What do you make of Talla 2XLC supposedly being the "founder of techno"? B-Machine (talk) 16:36, 1 May 2010 (UTC)

See Talk:Techno#Disputed origins again.
In a nutshell, we have numerous reliable sources for techno's Detroit origins and the mid-1988 declaration of the Detroit artists' music as being techno. We have very little, aside from hyperbolic editorials, regarding how before that date, the techno was being used in an electronic dance music context by a certain DJ in Frankfurt.
I don't dispute the following: 1. that he was a DJ who for many years organized events he called Technoclub, at which he spun the fashionable electronic-oriented music of the day; 2. that during this era and earlier, he was using the word techno as an umbrella term for his selections of synth-pop, new wave, EBM, and other electronic dance music (this is in the We Call It Techno! documentary); 3. that in 1987 and early 1988, he was releasing EBM music on the new Techno Drome International imprint of ZYX; and 4. that the first releases on Techno Drome International, although still primarily EBM, incorporated elements of other dance styles, e.g. acid house and New Beat, so they naturally bear a slight resemblance to the post-New Beat techno tracks coming out of Belgium in the early '90s.
But accepting those things doesn't equate to "Techno Drome International was the first techno label" or "Talla 2XLC invented techno".
If you can find anything in print about his original music productions or the wide variety of music he called techno being widely or even locally accepted as being early examples of what is now the well-established techno genre, then I'm all ears. But I've looked and just can't find anything that we can use. That said, User:Semitransgenic and I recently chatted about it in private email, and we do both agree that there's more that needs to be said about non-Detroit-centric influences on techno, and there may be more we can use about Talla 2XLC in the We Call It Techno! film; I have to watch it again and see. —mjb (talk) 03:05, 2 May 2010 (UTC)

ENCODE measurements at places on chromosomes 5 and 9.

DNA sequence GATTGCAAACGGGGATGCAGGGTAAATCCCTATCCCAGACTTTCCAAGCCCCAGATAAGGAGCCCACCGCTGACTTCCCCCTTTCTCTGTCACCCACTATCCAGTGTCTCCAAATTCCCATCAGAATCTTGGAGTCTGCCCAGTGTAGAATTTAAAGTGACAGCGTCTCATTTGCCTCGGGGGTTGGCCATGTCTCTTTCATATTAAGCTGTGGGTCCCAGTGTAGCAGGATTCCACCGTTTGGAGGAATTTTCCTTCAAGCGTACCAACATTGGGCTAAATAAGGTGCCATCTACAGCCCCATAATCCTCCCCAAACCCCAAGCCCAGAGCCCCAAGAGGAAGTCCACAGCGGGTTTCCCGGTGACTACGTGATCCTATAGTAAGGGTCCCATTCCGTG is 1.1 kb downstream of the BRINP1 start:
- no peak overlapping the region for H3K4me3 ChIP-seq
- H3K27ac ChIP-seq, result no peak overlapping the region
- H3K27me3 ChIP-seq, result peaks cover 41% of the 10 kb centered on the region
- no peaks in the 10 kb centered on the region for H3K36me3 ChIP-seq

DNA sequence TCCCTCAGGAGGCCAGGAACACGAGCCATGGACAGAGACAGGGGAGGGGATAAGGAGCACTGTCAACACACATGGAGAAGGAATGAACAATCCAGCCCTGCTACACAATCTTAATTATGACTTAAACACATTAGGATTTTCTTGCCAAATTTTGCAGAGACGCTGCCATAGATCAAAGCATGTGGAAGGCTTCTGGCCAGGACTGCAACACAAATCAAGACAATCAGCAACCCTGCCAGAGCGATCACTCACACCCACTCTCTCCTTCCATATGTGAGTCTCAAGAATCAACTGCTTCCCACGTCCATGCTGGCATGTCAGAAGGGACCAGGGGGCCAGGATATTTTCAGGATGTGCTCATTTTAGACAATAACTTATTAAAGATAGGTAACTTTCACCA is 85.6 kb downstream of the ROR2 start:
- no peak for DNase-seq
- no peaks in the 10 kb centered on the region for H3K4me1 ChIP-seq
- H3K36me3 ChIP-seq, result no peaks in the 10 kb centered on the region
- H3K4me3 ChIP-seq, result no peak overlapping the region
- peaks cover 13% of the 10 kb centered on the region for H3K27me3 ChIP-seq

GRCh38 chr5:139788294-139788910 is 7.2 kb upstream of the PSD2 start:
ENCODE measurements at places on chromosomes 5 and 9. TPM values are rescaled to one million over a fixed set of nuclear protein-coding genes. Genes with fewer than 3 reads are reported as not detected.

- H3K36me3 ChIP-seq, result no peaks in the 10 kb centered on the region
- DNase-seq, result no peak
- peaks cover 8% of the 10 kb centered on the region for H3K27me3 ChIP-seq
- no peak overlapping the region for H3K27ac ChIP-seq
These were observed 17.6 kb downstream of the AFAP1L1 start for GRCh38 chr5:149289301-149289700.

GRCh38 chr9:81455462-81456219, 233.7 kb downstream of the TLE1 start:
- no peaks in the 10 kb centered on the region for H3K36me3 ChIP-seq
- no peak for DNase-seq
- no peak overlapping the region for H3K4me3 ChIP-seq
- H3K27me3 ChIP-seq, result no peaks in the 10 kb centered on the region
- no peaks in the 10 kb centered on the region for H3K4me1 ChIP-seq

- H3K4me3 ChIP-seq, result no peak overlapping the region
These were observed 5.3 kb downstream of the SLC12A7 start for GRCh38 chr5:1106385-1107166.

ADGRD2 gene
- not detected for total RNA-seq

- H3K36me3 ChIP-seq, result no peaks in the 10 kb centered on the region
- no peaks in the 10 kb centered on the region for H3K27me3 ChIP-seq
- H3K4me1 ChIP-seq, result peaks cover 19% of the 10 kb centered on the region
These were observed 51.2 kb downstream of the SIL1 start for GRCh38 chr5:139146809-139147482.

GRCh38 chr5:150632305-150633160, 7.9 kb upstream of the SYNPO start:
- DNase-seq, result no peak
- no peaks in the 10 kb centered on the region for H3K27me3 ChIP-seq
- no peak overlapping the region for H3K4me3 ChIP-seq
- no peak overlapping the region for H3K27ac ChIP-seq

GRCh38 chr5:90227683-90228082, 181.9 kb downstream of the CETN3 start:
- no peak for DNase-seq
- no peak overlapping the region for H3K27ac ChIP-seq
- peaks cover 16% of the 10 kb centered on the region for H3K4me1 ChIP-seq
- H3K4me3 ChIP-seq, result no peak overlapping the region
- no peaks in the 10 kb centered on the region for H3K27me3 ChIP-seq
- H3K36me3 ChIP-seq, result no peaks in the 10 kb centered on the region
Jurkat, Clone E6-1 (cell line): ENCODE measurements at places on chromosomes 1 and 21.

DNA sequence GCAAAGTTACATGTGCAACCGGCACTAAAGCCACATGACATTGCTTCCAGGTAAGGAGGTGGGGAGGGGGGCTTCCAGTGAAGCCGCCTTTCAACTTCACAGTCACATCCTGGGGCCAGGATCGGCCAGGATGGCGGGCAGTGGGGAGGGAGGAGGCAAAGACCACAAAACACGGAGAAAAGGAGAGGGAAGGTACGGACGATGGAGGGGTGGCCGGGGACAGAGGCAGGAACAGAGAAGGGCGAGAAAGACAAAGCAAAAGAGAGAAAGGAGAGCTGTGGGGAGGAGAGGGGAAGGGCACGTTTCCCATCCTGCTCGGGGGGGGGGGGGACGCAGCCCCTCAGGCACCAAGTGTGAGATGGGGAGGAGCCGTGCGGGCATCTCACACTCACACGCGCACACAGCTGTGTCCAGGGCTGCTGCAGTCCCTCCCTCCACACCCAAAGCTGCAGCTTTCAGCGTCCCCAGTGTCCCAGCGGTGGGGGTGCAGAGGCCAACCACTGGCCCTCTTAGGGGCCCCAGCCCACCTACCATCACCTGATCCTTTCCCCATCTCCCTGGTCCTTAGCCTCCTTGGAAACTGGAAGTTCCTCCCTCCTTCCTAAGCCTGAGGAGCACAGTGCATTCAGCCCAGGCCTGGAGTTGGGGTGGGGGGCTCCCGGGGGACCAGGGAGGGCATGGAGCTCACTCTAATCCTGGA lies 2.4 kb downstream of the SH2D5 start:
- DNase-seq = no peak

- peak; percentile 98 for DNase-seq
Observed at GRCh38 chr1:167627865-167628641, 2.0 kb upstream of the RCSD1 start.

So, why did somebody (I think it was 4august) put "Talla 2XLC invented techno" in the Talla 2XLC article? B-Machine (talk) 21:36, 5 May 2010 (UTC)

Because there's nothing stopping anyone from adding unsourced folklore to Wikipedia, and none of us who have higher standards have gotten around to pruning that article yet. Only the first statement in the article, about him being a DJ & producer and his work spanning industrial to trance, is attributed to a reasonably reliable source. The rest of the article lacks references or is attributed to websites of marginal value. That should be addressed, either by removing or tagging any content that's dubious or that ought to be backed up with references. All references to random DJ listing sites should be removed. Care to take that on? :) —mjb (talk) 22:13, 5 May 2010 (UTC)

Check out the article and see what I did is correct. B-Machine (talk) 23:09, 5 May 2010 (UTC)

That removal was fine. Note the next paragraph talks about the 'first ever Techno label', but that's misleading. It was actually begun as an industrial/EBM label that used the word/prefix Techno in its name. Also be aware that you may have to make these edits again and again as people who don't care about WP:RS and WP:V will restore the deleted material. Policy is on your side, though.—mjb (talk) 00:01, 6 May 2010 (UTC)

And of course, house music was born in Chicago. B-Machine (talk) 15:19, 14 May 2010 (UTC)


(Comment moved from User:Mjb to here. Please edit this discussion page, not my user page.)